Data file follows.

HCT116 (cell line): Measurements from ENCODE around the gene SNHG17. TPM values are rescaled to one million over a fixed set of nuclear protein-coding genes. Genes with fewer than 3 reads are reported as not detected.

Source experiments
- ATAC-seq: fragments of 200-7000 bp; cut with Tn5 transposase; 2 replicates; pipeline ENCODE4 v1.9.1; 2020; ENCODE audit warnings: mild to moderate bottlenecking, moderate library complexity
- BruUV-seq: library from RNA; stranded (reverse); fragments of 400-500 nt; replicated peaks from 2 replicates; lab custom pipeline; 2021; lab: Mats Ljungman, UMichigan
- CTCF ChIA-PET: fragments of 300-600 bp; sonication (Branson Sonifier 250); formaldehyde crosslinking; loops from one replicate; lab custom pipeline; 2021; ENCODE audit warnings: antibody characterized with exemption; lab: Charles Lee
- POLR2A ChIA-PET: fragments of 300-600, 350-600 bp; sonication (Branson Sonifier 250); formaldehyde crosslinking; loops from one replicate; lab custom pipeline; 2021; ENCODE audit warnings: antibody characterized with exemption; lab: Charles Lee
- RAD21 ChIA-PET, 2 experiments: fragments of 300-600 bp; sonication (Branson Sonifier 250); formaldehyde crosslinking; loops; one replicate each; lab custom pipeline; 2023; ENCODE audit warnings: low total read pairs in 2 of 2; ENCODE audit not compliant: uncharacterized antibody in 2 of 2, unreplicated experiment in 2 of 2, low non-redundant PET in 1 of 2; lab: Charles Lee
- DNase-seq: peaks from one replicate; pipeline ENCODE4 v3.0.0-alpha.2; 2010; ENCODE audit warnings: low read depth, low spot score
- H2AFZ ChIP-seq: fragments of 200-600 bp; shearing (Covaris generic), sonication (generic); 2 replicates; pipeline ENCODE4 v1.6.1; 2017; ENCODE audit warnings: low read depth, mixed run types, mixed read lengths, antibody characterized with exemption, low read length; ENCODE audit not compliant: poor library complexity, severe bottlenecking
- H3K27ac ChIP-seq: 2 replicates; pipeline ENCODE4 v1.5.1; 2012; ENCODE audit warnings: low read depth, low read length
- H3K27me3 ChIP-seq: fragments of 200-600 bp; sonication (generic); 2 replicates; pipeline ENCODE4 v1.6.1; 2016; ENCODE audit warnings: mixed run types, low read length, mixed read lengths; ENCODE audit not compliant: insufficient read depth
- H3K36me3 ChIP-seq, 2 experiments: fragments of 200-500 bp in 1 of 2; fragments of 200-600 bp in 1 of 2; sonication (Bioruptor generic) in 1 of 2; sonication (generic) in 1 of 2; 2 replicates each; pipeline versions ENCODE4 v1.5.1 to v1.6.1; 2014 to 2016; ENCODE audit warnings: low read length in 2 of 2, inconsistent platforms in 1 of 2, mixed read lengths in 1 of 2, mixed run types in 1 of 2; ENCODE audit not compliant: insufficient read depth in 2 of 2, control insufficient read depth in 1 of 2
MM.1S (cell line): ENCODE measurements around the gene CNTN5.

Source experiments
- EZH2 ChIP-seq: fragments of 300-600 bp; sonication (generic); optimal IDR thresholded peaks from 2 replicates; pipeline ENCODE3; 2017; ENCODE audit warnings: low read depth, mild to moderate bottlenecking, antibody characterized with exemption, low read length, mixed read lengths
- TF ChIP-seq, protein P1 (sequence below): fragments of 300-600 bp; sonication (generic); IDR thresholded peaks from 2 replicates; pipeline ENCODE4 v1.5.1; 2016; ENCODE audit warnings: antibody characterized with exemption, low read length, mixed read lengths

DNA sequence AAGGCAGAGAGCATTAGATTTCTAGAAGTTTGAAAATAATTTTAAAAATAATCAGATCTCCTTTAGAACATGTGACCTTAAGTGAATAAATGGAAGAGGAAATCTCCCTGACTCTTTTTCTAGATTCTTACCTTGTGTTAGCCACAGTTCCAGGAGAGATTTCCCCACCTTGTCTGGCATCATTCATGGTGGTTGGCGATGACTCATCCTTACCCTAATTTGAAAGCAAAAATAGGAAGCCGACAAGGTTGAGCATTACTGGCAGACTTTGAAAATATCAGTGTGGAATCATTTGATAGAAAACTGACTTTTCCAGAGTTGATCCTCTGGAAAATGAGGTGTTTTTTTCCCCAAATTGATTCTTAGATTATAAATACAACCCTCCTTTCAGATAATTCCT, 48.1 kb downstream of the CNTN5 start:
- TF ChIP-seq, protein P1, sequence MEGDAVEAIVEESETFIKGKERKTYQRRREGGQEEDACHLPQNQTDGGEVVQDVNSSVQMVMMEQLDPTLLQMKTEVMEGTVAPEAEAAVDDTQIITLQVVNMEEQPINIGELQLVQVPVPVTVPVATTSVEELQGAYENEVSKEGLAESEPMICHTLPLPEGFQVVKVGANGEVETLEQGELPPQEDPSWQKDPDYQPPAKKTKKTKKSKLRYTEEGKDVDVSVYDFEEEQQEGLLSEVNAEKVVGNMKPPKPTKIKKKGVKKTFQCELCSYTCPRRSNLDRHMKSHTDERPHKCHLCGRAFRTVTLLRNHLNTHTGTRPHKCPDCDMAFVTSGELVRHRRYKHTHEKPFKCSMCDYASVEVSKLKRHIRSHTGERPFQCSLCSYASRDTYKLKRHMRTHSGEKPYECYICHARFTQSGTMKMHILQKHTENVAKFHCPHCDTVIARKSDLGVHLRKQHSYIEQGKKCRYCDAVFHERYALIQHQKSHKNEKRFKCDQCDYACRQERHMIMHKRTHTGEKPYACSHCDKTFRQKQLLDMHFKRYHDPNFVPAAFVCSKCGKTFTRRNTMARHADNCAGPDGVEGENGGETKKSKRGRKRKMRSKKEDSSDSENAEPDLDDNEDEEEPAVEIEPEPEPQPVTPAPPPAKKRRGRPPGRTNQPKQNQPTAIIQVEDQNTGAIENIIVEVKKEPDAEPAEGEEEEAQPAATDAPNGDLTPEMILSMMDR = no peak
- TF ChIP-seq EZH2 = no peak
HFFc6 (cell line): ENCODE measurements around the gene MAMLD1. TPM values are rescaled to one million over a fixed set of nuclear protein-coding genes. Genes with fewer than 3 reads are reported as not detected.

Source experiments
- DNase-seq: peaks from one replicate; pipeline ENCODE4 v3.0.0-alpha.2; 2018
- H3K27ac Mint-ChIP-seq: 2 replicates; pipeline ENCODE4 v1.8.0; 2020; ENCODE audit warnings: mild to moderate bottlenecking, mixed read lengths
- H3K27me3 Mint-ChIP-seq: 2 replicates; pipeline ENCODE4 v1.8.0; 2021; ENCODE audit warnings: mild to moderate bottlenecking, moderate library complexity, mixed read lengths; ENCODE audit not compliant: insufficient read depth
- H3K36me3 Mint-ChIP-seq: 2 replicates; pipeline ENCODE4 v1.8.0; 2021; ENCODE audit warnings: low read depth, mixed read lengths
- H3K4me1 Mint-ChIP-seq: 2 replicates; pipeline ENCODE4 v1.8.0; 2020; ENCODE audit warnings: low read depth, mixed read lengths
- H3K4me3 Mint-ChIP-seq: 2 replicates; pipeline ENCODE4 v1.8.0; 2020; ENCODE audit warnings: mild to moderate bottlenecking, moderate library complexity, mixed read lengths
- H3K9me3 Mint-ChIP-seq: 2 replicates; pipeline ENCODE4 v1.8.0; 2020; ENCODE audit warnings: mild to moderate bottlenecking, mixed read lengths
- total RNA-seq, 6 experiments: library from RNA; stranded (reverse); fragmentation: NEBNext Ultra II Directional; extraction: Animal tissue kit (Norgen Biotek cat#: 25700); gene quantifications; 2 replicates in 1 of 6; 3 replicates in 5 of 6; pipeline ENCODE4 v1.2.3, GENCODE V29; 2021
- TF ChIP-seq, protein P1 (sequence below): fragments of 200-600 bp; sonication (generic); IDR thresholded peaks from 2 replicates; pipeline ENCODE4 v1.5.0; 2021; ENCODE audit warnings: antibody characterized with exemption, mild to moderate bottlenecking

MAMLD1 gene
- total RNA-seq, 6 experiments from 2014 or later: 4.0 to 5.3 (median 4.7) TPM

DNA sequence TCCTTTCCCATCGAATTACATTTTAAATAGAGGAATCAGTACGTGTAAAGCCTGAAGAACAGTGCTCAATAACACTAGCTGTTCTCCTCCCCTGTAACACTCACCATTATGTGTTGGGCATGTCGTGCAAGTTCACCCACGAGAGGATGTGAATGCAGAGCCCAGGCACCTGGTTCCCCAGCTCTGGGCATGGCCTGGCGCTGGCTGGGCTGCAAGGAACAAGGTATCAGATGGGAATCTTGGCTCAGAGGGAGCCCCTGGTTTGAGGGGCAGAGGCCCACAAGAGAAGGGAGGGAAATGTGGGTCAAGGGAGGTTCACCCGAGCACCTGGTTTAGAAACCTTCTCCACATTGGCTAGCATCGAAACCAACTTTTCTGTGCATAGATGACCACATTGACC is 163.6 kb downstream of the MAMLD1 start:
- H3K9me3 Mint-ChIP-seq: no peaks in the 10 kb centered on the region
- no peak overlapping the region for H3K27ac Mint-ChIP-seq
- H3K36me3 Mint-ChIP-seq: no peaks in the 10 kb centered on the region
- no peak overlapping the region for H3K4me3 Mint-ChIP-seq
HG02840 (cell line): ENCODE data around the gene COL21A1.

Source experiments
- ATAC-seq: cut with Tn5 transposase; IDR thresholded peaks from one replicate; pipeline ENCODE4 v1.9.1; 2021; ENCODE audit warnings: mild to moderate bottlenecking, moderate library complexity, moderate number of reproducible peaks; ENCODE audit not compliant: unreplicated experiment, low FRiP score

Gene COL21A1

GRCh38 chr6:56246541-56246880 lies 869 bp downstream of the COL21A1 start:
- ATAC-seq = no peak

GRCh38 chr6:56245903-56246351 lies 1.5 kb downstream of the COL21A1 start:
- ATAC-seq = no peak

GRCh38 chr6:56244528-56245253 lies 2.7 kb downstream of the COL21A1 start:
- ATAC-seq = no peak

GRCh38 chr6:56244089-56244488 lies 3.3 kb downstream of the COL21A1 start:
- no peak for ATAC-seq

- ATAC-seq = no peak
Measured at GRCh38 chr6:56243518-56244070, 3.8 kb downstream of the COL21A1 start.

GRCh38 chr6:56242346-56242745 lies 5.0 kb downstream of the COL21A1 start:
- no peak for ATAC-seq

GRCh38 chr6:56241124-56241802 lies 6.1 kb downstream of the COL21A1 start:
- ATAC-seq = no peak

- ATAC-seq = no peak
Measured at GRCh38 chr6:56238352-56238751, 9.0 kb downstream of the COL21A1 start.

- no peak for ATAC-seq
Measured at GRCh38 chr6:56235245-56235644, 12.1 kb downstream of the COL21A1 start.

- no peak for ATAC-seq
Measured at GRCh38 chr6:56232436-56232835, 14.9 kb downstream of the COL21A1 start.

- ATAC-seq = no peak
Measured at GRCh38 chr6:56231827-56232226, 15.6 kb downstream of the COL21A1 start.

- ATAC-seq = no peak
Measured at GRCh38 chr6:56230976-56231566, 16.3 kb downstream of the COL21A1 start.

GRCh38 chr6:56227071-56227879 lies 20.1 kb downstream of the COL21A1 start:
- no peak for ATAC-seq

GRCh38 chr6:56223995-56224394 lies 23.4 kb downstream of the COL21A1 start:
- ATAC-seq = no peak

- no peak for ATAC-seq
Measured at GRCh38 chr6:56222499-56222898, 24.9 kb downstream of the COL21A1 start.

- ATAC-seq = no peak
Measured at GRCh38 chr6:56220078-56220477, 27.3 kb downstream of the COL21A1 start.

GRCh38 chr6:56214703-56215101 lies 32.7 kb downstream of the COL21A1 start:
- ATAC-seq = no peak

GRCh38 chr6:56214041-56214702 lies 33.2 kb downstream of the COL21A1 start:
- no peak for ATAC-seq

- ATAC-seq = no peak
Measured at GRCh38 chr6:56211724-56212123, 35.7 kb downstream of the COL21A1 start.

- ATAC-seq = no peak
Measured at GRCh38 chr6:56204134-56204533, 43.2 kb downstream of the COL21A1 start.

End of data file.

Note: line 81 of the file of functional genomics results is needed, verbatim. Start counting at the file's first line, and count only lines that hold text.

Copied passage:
Measured at GRCh38 chr6:56204134-56204533, 43.2 kb downstream of the COL21A1 start.